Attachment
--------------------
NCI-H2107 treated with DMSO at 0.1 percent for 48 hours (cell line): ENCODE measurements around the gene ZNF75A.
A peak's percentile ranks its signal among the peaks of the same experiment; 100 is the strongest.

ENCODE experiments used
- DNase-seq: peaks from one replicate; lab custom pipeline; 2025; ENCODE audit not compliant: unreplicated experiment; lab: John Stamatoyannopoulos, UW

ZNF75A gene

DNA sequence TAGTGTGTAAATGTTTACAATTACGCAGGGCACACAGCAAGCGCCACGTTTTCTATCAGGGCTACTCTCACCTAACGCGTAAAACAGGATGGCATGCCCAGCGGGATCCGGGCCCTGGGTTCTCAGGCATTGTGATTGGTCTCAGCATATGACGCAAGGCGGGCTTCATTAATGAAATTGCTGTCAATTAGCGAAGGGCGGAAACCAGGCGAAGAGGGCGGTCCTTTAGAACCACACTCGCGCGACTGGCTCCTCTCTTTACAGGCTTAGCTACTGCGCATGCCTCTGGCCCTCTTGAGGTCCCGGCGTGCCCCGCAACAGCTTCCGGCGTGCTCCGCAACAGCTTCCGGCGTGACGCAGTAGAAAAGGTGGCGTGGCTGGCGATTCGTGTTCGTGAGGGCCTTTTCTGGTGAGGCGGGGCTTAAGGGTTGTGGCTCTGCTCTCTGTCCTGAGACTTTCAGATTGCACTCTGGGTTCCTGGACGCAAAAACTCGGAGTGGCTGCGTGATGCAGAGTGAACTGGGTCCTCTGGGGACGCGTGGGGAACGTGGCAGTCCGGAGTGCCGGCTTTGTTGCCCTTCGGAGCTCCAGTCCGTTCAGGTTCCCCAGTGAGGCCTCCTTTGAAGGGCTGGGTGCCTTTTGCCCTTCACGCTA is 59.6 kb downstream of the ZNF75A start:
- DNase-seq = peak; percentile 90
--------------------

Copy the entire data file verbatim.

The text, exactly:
NCI-H2107 treated with DMSO at 0.1 percent for 48 hours (cell line): ENCODE measurements around the gene ZNF75A.
A peak's percentile ranks its signal among the peaks of the same experiment; 100 is the strongest.

ENCODE experiments used
- DNase-seq: peaks from one replicate; lab custom pipeline; 2025; ENCODE audit not compliant: unreplicated experiment; lab: John Stamatoyannopoulos, UW

ZNF75A gene

DNA sequence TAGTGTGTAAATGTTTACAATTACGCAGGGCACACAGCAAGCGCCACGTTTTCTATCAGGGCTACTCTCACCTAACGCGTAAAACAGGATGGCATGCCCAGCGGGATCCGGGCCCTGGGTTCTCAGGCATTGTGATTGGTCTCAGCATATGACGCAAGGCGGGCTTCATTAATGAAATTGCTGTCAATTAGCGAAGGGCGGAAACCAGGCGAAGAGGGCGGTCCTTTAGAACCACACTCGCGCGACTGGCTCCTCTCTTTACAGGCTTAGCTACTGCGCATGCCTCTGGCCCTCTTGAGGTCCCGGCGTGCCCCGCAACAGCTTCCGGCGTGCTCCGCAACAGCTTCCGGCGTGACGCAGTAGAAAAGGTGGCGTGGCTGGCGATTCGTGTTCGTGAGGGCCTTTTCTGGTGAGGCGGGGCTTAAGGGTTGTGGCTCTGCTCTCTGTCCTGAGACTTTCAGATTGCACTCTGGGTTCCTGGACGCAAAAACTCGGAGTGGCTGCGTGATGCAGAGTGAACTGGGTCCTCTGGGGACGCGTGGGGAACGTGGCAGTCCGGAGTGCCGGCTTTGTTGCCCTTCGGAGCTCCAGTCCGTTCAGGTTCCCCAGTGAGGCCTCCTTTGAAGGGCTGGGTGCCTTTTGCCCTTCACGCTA is 59.6 kb downstream of the ZNF75A start:
- DNase-seq = peak; percentile 90